On the other side of the camera

Who transmits the games?

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Performing pre-game setup, Andrew Callaghan, senior, tests the microphone. “I am a commentator and halftime reporter,” Callaghan said. “I’m trying to redesign the social media of our school. I’m live-tweeting the game.” Despite his duties, however, his clothing is the main thing for which he is known. “Everybody has their own little identities...Emily is the Team Mom. Dominic is the business guy...I am known as the Rick Astley guy.”

“This is technically my first day,” Aylish Clayton, junior, said. “They kind of just threw me into it. I said I wanted to operate the camera, so they had me up at the football game last month.”

Aylish’s headfirst jump is no oddity with WLHSnow Live; nearly all of the broadcaster’s training is on-the-job.

“I wanted to do Yearbook, but my friend Ashley was in Broadcasting, and she told me how awesome it was, and they kind of threw me in,” Clayton said.

“Dominic showed me how to once,” Kaden Carpenter, senior, said).

Fortunately, rather than being seen as a chore, Broadcasting can be quite enjoyable for its participants. “You get to work with a lot of equipment that a lot of schools don’t get,” Carpenter said.

“I met a lot of new people,” Clayton said. “I made a lot of new friends.”

Carpenter enjoys his co-broadcasters’ company as well. “It’s fun to hang out,” Carpenter said. “Broadcasting with the bros.”

“I enjoy it a lot,” Dominic Regali, senior, said. “It’s a hobby of mine. Most of my friends do it. It’s really more of a hangout.”

However, the job is not without its disadvantages.

“I’m the camera guy,” Carpenter said. “I film the game. I film everything. It’s probably the most labor-intensive job.” What most frustrates him is the various camera-related mishaps. “Happens every time. Drives me nuts.” During a soccer game, he had been made producer. His inexperience with the camera, however, made him unable to set up in time, causing them to miss the entire broadcast.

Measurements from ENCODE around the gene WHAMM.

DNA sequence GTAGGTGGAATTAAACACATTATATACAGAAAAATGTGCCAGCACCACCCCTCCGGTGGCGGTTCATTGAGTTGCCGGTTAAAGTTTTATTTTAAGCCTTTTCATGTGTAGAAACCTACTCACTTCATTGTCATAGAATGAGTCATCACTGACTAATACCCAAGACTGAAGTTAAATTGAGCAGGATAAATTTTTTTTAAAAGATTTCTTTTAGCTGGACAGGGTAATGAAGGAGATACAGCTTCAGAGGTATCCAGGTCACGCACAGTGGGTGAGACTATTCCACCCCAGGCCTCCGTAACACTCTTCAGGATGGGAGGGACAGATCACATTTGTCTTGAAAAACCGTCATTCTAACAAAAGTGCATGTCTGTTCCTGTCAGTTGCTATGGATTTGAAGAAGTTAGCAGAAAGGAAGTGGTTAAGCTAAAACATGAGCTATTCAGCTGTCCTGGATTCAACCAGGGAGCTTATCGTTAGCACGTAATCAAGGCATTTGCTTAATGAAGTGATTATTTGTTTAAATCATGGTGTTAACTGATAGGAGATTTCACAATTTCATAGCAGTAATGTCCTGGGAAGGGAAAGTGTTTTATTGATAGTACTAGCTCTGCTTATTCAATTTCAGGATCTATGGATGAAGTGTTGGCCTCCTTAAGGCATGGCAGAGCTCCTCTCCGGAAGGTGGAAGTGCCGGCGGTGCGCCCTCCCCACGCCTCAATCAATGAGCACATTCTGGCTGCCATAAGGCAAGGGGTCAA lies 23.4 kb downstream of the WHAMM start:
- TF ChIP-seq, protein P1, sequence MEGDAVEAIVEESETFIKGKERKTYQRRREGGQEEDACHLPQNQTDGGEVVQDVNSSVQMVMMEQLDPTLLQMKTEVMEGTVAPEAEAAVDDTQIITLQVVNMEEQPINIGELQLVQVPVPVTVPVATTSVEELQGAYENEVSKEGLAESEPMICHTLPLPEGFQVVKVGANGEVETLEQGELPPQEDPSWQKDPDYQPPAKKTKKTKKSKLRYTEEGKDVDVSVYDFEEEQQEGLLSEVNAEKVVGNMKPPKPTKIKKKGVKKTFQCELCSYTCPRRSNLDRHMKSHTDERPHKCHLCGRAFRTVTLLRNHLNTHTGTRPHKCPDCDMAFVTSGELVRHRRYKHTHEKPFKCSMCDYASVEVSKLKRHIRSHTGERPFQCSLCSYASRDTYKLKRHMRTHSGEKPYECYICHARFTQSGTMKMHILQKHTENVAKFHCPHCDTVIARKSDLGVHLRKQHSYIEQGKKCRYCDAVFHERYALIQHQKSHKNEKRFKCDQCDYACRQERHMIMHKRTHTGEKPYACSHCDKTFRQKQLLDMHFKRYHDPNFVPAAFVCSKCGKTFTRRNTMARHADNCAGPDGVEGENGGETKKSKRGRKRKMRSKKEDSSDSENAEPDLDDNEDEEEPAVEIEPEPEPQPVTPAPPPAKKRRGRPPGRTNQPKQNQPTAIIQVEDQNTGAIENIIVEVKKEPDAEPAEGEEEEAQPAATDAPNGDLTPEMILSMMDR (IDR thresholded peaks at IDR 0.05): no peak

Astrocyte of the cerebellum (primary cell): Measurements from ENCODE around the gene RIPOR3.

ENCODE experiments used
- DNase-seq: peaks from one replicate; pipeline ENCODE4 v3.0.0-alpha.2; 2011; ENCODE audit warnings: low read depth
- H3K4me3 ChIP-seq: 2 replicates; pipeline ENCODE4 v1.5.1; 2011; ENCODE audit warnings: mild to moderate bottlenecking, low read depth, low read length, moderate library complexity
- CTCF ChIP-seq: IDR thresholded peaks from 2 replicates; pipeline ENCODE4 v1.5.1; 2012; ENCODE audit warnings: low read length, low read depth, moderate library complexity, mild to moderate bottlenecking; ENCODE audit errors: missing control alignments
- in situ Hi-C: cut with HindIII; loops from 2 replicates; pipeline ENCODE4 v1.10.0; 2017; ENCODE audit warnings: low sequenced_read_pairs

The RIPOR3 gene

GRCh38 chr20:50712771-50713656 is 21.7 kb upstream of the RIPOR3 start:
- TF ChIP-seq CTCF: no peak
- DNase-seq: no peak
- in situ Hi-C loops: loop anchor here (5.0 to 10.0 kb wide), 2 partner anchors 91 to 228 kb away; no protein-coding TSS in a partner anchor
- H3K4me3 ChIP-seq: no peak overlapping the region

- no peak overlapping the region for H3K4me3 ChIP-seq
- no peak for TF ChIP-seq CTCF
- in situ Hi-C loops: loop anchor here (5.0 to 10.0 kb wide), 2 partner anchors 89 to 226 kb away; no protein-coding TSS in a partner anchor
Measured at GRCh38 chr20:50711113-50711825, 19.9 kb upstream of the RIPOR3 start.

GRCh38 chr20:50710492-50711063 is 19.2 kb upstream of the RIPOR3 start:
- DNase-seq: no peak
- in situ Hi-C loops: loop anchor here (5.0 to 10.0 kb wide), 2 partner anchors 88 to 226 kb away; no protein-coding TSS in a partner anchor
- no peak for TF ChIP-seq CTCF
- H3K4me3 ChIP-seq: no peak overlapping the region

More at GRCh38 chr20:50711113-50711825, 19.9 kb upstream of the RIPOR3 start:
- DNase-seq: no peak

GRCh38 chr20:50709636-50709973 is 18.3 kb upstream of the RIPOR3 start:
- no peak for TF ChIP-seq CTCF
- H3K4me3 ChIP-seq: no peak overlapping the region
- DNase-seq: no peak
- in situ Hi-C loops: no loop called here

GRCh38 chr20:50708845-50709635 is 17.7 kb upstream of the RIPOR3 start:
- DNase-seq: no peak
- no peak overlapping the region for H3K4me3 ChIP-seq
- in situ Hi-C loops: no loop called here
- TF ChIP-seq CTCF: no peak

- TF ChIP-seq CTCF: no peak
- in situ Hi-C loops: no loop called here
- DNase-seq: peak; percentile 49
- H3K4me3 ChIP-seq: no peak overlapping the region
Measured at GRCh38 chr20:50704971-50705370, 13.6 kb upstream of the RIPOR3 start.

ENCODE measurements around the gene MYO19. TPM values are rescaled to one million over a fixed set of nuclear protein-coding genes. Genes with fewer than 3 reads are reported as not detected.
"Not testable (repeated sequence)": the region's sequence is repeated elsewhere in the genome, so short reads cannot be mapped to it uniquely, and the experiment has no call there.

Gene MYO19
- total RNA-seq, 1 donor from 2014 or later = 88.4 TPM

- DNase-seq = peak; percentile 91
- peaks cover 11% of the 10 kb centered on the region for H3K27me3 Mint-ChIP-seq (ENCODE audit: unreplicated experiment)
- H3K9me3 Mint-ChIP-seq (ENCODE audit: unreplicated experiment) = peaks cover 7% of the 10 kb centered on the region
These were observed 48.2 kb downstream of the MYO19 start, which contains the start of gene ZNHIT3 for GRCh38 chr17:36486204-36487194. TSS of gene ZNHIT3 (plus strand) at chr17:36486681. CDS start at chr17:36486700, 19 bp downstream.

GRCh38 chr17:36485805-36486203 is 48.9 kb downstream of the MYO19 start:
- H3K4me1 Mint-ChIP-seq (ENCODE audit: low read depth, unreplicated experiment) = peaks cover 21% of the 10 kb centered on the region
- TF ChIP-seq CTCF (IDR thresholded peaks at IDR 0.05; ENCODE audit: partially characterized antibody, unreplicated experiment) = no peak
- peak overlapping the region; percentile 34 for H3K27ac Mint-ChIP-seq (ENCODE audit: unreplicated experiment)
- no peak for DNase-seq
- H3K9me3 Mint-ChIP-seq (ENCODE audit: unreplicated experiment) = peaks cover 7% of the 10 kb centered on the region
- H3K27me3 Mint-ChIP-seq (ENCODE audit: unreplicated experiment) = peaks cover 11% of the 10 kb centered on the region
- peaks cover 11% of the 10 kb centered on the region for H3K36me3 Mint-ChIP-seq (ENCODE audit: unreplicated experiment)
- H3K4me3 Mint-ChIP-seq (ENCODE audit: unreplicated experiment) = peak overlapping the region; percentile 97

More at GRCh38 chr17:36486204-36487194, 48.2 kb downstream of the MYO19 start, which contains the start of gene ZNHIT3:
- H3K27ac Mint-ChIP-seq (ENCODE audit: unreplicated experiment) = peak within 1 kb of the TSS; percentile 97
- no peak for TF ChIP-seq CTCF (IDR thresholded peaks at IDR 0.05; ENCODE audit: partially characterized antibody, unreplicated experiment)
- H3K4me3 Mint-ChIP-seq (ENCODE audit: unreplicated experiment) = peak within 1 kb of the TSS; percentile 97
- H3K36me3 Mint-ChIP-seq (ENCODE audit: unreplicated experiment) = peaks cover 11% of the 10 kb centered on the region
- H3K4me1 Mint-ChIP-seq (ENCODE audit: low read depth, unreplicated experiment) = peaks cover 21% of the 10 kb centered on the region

And there are “the late nights,” Callaghan said. “Generally, a game is done around 9:30 p.m and then we have to pack up and we are generally out of the school by 10 p.m.” Since games typically are on two out of every five school nights, this can make things difficult.

There is also the issue of filming from the stadium roof. “I’m terrified when I’m up top due to the two-to-five-thousand-dollar cost [of the camera],” Carpenter said. To make matters worse, Clayton is afraid of heights.

“I met them earlier. They were all very excited,” Jason Swygard, play-by-play announcer for the 1080 The Fan radio station. “I’ve been in the radio business for 16 years…I think it’s just really cool that they have that program here.”

“Join,” Carpenter said. “That is to the readers.”

Students who want to join can come to a lunch meeting that is held on the first day of every week in the F-Lab, or simply show up to a broadcasted game and talk to the students filming the players.